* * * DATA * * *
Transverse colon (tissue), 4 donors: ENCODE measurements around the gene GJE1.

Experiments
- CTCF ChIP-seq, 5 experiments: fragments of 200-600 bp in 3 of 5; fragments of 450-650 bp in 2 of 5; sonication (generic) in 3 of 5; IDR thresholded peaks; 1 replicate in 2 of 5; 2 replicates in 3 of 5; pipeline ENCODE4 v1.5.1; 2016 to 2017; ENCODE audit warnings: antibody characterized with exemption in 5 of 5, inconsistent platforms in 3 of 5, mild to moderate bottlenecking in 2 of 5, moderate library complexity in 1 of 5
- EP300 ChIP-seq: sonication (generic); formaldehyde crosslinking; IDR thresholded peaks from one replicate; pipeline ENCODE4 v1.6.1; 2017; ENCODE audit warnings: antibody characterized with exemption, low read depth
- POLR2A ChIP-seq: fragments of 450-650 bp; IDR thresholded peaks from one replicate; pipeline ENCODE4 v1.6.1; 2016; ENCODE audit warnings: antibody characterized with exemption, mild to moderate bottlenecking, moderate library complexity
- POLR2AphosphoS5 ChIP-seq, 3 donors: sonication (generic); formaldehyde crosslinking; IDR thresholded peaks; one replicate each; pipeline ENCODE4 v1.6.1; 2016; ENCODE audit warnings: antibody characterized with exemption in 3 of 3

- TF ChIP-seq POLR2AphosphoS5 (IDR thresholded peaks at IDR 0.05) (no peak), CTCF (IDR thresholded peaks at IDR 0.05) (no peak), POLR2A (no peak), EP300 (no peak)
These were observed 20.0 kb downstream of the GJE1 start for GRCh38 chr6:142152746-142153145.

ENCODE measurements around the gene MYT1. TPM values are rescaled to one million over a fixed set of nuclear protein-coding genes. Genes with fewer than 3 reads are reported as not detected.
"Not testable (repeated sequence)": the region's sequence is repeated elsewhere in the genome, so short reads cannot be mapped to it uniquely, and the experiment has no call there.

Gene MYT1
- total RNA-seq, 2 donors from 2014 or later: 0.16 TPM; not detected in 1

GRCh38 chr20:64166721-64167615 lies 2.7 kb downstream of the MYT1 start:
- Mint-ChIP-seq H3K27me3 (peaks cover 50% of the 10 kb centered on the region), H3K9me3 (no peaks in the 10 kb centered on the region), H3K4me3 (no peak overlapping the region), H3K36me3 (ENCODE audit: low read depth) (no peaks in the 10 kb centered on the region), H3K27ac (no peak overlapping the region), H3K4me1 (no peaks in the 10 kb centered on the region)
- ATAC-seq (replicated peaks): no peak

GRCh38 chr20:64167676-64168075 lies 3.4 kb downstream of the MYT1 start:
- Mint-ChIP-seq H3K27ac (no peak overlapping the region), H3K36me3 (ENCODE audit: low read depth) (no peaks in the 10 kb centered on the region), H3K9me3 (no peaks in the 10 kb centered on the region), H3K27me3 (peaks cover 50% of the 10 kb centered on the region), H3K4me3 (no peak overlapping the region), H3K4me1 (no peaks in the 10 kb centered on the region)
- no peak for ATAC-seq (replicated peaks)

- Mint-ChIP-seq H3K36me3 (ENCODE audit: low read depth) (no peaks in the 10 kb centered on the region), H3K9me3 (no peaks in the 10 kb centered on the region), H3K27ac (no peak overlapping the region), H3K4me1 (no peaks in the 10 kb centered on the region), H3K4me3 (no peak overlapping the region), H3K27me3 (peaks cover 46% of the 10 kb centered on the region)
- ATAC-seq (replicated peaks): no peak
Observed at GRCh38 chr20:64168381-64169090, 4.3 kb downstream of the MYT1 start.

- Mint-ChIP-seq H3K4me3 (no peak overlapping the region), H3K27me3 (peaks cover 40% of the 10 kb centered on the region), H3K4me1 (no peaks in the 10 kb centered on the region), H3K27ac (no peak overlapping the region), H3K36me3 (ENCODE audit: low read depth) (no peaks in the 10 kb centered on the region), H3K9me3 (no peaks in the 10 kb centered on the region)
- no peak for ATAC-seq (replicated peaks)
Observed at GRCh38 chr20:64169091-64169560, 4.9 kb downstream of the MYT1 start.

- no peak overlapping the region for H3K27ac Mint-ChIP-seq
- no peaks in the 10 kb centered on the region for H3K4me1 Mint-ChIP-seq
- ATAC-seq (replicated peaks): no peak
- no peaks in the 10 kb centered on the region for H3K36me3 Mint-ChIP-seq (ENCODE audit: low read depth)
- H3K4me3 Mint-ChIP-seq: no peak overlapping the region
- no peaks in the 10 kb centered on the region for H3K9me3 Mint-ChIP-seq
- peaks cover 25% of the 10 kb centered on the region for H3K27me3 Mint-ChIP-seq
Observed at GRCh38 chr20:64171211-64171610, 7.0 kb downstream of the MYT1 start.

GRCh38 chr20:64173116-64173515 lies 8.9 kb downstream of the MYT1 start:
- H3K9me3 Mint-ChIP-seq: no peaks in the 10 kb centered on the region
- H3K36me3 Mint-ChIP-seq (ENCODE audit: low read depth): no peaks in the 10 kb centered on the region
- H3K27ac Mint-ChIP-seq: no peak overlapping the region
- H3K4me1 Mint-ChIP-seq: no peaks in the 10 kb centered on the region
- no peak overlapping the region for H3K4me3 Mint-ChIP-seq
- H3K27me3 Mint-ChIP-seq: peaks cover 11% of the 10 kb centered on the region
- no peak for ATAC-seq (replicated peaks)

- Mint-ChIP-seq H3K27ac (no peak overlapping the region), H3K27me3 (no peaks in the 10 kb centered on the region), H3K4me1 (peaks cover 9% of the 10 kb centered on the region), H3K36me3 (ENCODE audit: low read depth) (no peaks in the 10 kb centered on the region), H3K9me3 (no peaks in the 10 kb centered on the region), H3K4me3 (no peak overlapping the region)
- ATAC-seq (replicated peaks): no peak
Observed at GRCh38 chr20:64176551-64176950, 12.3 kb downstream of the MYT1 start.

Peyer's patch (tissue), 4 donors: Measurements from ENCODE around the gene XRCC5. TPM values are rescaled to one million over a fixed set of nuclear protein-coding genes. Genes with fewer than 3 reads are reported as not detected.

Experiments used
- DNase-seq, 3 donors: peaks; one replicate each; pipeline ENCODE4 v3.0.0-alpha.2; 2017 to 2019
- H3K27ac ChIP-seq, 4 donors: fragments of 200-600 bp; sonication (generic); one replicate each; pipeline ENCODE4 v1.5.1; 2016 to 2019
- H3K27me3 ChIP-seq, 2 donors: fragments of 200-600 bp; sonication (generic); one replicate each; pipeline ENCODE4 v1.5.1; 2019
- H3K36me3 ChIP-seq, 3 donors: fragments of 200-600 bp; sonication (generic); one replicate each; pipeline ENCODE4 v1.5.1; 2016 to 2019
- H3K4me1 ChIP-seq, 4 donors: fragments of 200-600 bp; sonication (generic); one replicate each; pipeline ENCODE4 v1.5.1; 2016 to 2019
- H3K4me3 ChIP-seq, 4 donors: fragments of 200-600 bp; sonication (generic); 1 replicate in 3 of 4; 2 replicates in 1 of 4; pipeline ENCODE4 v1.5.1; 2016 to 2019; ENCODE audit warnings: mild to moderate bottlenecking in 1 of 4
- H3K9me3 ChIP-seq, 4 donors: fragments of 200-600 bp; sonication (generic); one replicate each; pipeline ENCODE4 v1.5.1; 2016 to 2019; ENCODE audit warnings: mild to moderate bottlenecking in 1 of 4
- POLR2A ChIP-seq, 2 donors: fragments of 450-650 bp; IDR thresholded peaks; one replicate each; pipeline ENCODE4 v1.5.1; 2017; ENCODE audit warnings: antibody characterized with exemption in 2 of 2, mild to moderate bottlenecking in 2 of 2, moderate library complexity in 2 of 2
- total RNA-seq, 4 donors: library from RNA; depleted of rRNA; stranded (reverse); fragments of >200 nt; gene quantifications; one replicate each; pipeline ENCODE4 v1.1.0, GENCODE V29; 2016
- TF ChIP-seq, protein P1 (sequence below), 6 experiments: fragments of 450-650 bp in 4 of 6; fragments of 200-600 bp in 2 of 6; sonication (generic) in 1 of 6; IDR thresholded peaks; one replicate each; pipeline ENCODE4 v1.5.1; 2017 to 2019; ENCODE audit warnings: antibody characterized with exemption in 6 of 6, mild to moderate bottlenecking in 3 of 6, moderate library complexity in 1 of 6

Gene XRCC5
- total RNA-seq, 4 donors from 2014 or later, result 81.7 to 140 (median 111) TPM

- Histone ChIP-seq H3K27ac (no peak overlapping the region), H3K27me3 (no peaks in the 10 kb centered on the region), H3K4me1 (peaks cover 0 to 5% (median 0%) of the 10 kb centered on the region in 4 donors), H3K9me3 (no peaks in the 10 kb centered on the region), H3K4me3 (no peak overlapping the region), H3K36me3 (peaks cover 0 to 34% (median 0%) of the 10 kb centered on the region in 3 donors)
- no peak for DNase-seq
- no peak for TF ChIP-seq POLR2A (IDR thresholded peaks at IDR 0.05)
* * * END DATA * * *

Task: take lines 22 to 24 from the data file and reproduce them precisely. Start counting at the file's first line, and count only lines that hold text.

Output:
- Mint-ChIP-seq H3K4me3 (no peak overlapping the region), H3K27me3 (peaks cover 40% of the 10 kb centered on the region), H3K4me1 (no peaks in the 10 kb centered on the region), H3K27ac (no peak overlapping the region), H3K36me3 (ENCODE audit: low read depth) (no peaks in the 10 kb centered on the region), H3K9me3 (no peaks in the 10 kb centered on the region)
- no peak for ATAC-seq (replicated peaks)
Observed at GRCh38 chr20:64169091-64169560, 4.9 kb downstream of the MYT1 start.